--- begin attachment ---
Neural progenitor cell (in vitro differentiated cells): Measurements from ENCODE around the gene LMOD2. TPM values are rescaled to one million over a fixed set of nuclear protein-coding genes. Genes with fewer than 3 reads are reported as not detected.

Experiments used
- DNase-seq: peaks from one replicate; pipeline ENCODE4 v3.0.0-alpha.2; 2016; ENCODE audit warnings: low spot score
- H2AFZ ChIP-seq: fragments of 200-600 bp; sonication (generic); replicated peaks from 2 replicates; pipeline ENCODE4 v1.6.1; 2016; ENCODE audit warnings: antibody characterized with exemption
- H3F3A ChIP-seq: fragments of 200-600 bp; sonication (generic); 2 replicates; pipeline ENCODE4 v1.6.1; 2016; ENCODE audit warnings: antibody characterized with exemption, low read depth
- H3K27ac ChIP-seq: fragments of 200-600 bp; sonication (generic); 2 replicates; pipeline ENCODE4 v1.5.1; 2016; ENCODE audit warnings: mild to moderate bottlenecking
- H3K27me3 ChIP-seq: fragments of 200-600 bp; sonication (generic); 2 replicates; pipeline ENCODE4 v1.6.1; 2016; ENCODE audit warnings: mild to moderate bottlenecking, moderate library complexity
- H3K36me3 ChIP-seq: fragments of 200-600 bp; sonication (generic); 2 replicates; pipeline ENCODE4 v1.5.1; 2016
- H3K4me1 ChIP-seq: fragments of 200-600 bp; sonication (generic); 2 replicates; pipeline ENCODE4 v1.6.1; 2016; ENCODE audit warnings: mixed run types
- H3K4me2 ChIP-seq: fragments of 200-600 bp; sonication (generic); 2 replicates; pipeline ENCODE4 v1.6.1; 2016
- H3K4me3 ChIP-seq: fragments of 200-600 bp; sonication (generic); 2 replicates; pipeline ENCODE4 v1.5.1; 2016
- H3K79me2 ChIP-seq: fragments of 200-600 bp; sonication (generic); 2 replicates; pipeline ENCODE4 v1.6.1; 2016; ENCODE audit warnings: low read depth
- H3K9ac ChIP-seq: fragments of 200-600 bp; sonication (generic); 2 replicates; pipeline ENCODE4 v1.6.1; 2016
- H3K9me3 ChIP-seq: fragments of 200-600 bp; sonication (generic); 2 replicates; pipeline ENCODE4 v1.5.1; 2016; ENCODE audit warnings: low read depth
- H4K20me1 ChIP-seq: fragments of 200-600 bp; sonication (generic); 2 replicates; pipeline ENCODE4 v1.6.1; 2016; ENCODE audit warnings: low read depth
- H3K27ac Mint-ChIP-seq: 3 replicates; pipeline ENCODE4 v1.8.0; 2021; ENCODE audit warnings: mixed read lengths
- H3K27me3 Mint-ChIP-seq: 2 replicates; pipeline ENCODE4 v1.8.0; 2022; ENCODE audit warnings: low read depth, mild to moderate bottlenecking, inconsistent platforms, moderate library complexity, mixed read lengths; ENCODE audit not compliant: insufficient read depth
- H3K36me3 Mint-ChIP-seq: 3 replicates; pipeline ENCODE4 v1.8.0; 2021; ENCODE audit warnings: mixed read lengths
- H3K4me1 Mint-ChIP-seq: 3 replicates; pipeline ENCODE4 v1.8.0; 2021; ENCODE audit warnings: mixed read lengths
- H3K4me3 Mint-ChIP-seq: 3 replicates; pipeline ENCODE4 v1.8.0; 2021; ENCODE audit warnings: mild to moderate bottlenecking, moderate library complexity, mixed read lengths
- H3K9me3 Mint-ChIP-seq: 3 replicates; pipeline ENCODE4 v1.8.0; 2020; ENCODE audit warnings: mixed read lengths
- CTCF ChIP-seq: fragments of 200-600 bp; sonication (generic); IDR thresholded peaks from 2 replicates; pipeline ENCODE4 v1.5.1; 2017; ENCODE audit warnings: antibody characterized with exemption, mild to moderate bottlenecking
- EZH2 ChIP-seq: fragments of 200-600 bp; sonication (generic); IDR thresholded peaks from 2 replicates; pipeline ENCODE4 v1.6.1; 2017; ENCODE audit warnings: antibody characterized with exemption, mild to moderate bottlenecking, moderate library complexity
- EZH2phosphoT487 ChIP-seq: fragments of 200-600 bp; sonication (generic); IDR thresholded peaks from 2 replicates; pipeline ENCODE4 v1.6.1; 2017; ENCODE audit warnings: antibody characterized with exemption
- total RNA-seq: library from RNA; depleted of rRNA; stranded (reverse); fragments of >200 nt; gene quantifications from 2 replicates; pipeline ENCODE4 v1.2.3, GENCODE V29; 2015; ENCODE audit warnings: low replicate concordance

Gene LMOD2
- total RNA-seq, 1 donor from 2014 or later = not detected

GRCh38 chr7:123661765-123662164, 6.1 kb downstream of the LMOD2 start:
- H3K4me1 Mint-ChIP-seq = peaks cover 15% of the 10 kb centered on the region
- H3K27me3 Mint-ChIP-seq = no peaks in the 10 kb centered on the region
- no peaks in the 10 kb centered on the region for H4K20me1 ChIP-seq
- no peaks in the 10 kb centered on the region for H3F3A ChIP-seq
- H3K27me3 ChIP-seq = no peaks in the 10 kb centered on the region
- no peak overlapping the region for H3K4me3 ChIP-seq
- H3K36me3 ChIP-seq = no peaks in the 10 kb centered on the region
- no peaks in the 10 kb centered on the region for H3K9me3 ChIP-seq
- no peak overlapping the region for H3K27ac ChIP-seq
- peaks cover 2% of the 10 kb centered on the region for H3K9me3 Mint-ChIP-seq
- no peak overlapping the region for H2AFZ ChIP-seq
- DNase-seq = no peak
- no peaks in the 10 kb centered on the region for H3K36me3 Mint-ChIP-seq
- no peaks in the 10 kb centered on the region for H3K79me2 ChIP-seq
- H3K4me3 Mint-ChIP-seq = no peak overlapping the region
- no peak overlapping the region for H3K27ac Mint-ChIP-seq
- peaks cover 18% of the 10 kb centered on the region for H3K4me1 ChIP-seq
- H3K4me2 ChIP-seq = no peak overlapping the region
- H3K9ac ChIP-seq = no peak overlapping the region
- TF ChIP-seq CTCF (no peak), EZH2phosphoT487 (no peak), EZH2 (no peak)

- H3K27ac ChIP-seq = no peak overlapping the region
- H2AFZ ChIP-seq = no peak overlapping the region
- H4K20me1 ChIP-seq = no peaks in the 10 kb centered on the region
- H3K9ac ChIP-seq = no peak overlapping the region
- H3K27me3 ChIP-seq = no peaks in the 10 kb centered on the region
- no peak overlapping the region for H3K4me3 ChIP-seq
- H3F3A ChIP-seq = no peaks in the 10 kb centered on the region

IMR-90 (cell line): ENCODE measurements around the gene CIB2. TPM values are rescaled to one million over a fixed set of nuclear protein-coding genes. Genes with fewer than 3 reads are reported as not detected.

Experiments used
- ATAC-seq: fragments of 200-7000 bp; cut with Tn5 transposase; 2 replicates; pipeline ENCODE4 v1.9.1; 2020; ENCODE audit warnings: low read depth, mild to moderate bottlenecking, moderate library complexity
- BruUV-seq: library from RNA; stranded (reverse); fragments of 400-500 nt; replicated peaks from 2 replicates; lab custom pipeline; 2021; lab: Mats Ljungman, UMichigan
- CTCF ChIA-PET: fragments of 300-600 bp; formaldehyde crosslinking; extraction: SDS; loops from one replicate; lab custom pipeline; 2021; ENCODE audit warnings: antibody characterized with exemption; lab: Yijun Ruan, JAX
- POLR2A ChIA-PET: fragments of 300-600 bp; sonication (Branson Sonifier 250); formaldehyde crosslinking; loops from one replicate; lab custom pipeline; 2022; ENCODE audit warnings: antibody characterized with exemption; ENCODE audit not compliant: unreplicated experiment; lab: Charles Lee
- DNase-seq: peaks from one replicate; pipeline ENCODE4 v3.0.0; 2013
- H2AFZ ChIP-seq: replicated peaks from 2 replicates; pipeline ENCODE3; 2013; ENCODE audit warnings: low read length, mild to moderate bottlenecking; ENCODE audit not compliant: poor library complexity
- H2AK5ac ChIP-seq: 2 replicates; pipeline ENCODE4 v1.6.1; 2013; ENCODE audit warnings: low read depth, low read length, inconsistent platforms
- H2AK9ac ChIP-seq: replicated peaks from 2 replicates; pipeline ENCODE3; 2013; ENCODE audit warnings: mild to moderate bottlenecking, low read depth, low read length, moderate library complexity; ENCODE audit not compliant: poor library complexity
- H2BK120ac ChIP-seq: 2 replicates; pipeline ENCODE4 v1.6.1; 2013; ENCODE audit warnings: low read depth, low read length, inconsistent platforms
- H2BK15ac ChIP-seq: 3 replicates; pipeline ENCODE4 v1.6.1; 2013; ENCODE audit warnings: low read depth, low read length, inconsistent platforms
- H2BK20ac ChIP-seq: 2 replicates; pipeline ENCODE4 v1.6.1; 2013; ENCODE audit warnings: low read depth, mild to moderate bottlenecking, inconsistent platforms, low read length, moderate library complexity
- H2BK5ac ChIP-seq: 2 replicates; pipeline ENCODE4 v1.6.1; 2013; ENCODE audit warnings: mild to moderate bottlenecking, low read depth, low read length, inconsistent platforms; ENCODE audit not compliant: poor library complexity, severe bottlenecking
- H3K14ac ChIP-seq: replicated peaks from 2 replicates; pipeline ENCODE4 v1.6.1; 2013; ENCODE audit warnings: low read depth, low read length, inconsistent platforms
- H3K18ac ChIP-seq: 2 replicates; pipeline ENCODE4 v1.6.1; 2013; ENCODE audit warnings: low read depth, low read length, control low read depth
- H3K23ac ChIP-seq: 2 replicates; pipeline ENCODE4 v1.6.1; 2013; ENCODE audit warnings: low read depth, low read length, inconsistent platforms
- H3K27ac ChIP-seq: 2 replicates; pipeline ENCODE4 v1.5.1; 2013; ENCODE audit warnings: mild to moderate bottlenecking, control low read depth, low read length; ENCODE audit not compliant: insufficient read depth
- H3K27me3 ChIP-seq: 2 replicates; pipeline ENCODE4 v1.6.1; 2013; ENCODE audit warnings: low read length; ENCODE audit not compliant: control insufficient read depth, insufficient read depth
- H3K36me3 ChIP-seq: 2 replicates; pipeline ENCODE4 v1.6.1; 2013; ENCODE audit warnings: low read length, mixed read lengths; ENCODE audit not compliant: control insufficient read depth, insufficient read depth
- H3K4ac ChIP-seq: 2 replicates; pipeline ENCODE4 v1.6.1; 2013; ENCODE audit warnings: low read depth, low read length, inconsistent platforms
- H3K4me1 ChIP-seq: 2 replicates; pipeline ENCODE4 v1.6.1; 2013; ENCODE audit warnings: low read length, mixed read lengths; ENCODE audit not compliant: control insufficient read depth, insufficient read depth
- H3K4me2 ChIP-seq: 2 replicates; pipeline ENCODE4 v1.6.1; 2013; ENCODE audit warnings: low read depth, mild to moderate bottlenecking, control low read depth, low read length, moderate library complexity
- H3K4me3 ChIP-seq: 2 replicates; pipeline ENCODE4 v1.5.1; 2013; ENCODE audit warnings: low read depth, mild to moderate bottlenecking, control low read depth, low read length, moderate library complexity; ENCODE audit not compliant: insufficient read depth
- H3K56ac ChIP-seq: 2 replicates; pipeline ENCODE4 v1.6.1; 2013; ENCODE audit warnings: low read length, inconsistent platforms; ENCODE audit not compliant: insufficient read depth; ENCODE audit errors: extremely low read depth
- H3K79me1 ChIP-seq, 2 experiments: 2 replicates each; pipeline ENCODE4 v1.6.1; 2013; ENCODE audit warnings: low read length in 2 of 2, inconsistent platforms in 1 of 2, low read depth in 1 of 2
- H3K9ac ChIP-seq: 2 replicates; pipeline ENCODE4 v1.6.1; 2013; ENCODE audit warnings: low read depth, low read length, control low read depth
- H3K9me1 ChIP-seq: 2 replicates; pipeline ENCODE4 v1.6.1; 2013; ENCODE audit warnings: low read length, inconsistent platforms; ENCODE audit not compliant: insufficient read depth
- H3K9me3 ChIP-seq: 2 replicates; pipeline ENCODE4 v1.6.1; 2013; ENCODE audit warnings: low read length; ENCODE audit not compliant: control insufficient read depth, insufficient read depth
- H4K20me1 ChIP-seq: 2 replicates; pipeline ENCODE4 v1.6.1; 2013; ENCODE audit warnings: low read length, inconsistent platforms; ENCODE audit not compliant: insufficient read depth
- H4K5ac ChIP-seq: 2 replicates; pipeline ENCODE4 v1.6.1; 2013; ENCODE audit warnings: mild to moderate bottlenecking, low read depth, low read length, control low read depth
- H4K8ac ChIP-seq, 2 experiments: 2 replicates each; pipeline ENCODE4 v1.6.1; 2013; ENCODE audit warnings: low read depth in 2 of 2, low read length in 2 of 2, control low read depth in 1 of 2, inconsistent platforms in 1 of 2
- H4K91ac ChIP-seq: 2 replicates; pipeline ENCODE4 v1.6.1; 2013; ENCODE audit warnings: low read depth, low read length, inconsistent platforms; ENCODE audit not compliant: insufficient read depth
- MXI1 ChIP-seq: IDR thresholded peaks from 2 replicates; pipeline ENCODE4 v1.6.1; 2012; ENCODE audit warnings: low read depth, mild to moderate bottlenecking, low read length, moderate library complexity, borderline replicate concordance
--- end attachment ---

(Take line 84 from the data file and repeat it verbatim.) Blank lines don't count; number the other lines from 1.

- H3K9me3 ChIP-seq: 2 replicates; pipeline ENCODE4 v1.6.1; 2013; ENCODE audit warnings: low read length; ENCODE audit not compliant: control insufficient read depth, insufficient read depth